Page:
Teachers often try to help their students learn 21st century skills. They explain to their students why they need to learn to collaborate with each other and why they need to be critical thinkers and be able to problem solve, but students don’t always get a chance to see these skills in action. On one visit, Brandon recalled, all of those pieces just came together. One Campus employee spoke unprompted about working with different teams. He said it helped students envision what work might look like in the future and help them understand what they might be aiming for with college or career choices they make now.
Jeremy noticed students caught on to the importance of critical thinking and problem solving right away. “One of the best things the kids took away right away was, if I didn’t know something, I had to go figure it out. No one was there to tell me,” he. Jeremy said they revisited that message throughout the year. Students would remember “that’s just what they said at Campus. People who work every day, they know some things but if they don’t know them, they just try to figure it out. And it’s not like a waiting game, it’s an active learning game.” Jeremy gave an example: “the whole idea of don’t come and ask me if you haven’t tried to figure it out because the first thing I’m going to ask you is did you Google it? Did you look it up somewhere?”
That was a new mindset for the students. Brandon described it this way: “I think it helped our kids understand that, whereas oftentimes high schoolers get to the root of their learning by thinking ‘I’ll just start from zero and ask the teacher to get me up to 10.’ That at least they will go out and get to three or four first so they have some ideas.”
The students got to see that in action at Campus. Jeremy said it helped them understand the “team aspect” a lot more – Campus employees are expected to come to the table with ideas in mind that they can contribute to the team.
Jeremy noted how students were, from the get-go, able to see what they were learning in the SLPHS classroom translate to the site visits to Campus. “Even though it was so early in the year,” and the students hadn’t been in class very long, people at Campus “were using these terms and they weren’t dumbing it down for the kids. They were at the business level, at the professional level, and you could just see the kids light up when they were like ‘oh, I know that word. I know that word or that concept or idea.” It made both students and teachers more excited about what the rest of the year would offer.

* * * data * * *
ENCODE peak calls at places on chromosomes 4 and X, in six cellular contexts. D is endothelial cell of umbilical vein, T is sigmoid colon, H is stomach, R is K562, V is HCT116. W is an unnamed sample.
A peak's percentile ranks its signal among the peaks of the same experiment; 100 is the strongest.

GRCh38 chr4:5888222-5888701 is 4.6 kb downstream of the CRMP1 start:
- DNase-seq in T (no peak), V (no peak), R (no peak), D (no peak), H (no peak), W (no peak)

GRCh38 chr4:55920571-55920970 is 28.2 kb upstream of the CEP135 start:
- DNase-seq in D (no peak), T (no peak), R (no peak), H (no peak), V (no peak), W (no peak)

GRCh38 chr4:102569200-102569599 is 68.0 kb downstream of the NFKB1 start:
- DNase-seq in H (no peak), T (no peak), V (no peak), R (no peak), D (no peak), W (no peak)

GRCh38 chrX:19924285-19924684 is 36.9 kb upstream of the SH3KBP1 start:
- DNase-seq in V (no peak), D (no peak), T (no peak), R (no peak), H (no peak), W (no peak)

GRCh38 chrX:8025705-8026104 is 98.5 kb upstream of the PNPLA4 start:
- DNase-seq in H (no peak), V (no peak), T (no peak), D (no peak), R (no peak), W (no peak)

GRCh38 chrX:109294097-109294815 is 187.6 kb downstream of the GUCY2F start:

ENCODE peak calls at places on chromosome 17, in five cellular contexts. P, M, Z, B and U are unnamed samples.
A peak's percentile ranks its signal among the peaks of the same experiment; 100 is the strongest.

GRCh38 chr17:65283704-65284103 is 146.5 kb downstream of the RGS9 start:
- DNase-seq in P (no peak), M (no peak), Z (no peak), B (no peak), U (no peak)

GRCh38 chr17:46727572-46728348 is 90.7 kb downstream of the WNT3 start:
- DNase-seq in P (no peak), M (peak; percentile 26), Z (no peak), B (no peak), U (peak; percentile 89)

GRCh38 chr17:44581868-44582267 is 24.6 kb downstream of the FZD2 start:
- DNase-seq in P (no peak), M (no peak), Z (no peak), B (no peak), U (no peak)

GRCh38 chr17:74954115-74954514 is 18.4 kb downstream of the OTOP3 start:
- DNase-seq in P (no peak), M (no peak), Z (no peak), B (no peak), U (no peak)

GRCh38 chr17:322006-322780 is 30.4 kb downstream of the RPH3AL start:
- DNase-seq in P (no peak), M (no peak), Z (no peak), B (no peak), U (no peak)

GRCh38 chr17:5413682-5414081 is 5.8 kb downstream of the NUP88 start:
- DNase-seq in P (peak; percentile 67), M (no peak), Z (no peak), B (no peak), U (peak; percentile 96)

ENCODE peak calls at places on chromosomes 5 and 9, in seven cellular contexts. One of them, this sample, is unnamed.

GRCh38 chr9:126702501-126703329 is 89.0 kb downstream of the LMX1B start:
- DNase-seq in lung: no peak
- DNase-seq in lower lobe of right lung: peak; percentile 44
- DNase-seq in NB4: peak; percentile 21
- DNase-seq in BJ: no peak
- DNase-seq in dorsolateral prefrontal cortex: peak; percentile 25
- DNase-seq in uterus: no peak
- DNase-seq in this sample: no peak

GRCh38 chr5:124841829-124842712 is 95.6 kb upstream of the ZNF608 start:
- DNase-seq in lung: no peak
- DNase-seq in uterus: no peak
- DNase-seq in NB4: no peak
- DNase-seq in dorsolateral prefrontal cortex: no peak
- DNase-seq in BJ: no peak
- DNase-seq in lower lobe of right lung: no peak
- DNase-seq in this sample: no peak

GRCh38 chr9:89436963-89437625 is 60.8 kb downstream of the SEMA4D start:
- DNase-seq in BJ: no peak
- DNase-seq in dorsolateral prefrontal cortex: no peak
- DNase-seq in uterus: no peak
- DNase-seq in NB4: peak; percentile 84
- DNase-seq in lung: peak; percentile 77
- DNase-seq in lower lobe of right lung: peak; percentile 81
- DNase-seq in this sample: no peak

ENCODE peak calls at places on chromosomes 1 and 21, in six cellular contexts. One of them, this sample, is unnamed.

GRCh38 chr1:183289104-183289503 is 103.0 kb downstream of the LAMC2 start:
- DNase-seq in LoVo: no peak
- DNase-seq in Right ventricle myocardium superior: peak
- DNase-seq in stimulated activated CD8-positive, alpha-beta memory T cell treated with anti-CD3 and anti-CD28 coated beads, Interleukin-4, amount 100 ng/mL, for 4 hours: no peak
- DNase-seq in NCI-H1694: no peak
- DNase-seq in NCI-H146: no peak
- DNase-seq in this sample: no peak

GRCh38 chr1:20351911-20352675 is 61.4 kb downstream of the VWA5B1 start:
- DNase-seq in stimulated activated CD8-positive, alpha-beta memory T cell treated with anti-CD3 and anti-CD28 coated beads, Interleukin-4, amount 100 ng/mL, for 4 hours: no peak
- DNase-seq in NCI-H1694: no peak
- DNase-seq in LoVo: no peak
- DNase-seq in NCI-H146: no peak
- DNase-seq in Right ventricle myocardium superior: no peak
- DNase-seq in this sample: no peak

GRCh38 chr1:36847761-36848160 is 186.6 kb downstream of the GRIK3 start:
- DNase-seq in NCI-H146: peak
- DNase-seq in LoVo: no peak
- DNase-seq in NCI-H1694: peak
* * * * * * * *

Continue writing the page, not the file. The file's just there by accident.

Pathways are not straight paths
In the Pathways program, where teachers show students college and career options, it’s also helpful to hear how young people already in the workforce got to the positions they have today. On the tour of Infinite Campus, students heard from our software professionals in different positions. Brandon recalled, there were “about eight different people, and just hearing about their advancement … no two people were the same,” he said. Some people had the traditional college route. There was the converted math teacher. But then were also a few who didn’t do the college route. “They said, ‘I worked here and then here and I just worked my way up.’ And that was one of the more eye-opening things for our kids,” he said. “We have a huge range of kids: kids you know are very much going to go to a four-year school; some who might do the two-year transfer; some might not go until later in their lives if they even go at all. So I think it was fun for them all to see someone that they could be like and not just a one-dimensional view of ‘oh this is how we have to do things.’”
Learning to code
Jeremy and Brandon’s class was able to make a second trip to Campus in November 2018. That visit included a Python coding workshop.
Brandon noted the benefit of multiple trips. It’s great to “go back because that first time the students do anything they are always a little timid. The difference of our first trip to Campus and our second was night and day. Our kids were more engaged; they were ready to ask more questions. And I don’t think that was just because they’d had us for longer in the year, I think it was just because Infinite Campus wasn’t a new place.”
“Going on the site visit is wonderful but sometimes they get overwhelmed there’s so much to take in. They were more comfortable that second time,” Jeremy added.
Future of Pathways at SLPHS
Every school year brings new challenges and new opportunities. Students were back at SLPHS on September 3. The Pathways program is growing to offer additional courses for students, and teachers are working to offer more authentic experiences.
Looking forward, Jeremy said of the partnership with Infinite Campus: “I think it’s a wonderful partnership – on all sides of it. I think we’d like to take advantage of it even more. Have more of those experiences, whatever they might be. I think that’s great. We’ve just scratched the surface.”
See what the students learned from their two visits to Infinite Campus in part two in this series: The students.